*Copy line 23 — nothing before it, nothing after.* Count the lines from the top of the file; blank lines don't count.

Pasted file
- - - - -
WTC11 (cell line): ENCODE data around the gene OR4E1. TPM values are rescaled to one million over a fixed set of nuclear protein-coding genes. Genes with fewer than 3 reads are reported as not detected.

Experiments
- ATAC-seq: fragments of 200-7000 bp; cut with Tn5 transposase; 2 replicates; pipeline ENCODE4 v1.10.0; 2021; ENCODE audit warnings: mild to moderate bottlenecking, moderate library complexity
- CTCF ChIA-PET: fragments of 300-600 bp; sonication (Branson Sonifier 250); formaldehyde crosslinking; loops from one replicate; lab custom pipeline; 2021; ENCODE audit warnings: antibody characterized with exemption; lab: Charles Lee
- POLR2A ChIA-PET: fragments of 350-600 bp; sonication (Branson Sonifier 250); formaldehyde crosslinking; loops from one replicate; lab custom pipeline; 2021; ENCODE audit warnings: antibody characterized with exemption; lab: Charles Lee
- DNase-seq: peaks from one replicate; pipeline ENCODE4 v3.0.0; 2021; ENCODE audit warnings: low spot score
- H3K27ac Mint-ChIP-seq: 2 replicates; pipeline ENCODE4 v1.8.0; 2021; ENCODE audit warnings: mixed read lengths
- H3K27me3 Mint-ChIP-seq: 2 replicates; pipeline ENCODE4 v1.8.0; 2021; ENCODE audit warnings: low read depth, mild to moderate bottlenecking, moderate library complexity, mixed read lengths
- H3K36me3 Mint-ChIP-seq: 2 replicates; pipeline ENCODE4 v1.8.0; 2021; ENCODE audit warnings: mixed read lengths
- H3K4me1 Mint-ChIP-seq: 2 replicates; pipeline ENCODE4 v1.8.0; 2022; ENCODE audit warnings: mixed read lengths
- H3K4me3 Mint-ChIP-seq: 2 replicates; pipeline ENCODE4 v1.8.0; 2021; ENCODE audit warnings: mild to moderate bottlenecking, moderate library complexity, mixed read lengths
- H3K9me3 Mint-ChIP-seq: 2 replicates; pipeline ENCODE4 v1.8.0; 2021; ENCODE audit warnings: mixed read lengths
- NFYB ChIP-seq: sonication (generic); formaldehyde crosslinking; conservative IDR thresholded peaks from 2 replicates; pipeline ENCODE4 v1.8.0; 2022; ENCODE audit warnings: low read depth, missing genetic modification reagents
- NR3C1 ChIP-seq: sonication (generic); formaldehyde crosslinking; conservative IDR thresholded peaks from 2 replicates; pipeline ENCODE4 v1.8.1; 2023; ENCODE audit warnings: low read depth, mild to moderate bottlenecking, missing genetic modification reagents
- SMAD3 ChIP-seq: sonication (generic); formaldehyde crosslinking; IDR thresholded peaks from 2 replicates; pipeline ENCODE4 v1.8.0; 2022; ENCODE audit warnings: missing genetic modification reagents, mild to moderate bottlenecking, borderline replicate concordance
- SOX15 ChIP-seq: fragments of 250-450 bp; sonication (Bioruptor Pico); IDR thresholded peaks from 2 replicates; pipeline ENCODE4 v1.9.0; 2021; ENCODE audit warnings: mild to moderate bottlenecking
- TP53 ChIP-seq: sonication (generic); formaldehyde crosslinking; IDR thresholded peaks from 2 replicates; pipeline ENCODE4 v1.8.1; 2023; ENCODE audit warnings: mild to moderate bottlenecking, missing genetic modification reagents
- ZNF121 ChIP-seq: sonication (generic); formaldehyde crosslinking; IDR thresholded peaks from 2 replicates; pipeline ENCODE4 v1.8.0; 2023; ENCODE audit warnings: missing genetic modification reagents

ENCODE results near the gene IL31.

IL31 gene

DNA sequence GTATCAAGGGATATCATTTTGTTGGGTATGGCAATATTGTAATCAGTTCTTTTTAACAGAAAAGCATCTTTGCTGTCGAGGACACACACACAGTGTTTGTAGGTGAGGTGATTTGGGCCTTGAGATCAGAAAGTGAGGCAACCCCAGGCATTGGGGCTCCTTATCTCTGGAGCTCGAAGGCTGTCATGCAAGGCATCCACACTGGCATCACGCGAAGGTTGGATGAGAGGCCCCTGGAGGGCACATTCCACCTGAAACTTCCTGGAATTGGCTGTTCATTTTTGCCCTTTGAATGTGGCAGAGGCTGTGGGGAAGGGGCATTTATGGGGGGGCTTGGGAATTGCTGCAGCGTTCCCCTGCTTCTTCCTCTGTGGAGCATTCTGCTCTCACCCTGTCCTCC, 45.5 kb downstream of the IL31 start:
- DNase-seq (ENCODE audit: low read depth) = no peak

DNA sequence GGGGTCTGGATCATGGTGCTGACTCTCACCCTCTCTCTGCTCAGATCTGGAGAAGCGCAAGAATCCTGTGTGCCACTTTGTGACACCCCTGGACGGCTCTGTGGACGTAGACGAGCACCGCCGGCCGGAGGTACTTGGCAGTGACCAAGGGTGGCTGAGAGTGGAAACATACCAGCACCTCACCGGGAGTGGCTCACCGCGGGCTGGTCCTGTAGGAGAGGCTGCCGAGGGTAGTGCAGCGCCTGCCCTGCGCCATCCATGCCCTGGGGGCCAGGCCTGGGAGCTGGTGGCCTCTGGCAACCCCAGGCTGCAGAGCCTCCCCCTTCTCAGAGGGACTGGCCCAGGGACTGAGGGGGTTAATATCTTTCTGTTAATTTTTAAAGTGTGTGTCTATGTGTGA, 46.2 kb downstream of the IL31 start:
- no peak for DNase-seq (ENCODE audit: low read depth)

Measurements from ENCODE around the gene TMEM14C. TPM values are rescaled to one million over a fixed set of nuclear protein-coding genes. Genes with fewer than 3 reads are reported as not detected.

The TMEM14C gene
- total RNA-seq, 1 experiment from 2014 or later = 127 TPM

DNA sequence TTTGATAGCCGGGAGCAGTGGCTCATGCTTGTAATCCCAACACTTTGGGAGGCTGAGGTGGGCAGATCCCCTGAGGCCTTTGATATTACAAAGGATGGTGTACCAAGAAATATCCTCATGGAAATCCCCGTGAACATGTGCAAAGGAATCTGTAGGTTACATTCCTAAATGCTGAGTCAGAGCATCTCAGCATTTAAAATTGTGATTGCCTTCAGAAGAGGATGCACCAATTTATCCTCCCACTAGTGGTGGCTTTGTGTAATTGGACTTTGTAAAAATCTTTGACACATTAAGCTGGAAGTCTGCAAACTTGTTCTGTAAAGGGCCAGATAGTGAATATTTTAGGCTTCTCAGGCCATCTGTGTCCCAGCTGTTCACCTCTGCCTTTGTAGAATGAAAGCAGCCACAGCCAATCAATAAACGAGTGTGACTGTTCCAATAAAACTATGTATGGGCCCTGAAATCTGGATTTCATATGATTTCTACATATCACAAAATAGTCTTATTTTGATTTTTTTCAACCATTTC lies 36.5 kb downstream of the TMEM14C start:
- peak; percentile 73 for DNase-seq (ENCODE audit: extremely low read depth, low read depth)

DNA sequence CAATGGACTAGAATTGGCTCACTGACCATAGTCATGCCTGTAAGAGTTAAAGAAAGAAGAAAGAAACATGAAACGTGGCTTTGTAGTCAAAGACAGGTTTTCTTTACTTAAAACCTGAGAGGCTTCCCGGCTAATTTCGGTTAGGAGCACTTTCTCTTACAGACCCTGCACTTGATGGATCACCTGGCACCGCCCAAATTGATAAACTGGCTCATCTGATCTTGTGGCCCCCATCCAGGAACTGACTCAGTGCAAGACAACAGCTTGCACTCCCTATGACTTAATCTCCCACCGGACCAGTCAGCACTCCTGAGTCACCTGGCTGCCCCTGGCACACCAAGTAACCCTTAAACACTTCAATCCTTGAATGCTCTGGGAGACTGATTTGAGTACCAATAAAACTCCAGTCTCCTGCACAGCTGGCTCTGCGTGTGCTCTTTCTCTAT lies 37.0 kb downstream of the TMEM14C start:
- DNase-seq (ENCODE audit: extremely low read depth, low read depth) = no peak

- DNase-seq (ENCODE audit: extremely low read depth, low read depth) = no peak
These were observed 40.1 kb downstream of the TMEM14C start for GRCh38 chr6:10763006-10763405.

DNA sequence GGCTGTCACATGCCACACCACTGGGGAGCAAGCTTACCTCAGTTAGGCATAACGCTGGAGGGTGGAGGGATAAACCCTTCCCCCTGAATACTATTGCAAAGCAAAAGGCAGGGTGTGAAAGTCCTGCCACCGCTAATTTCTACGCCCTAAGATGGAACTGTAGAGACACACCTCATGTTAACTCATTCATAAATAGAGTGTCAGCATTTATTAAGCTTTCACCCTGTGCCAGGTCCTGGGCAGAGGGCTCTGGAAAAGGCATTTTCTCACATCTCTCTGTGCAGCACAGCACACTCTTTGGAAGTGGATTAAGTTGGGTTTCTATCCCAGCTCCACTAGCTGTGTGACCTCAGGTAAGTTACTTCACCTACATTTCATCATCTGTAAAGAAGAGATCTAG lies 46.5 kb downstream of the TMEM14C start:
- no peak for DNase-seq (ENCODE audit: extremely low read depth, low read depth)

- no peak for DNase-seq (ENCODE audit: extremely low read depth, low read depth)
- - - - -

DNA sequence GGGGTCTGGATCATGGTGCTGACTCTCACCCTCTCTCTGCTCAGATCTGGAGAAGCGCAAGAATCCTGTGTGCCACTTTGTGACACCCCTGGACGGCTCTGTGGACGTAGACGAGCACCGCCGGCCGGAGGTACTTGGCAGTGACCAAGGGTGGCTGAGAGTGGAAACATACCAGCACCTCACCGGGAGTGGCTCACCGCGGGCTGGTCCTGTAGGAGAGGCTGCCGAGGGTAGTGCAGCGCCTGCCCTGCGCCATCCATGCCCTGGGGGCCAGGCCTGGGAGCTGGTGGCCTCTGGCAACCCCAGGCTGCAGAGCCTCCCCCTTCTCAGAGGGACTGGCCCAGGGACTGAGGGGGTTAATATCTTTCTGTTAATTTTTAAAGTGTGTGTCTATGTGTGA, 46.2 kb downstream of the IL31 start: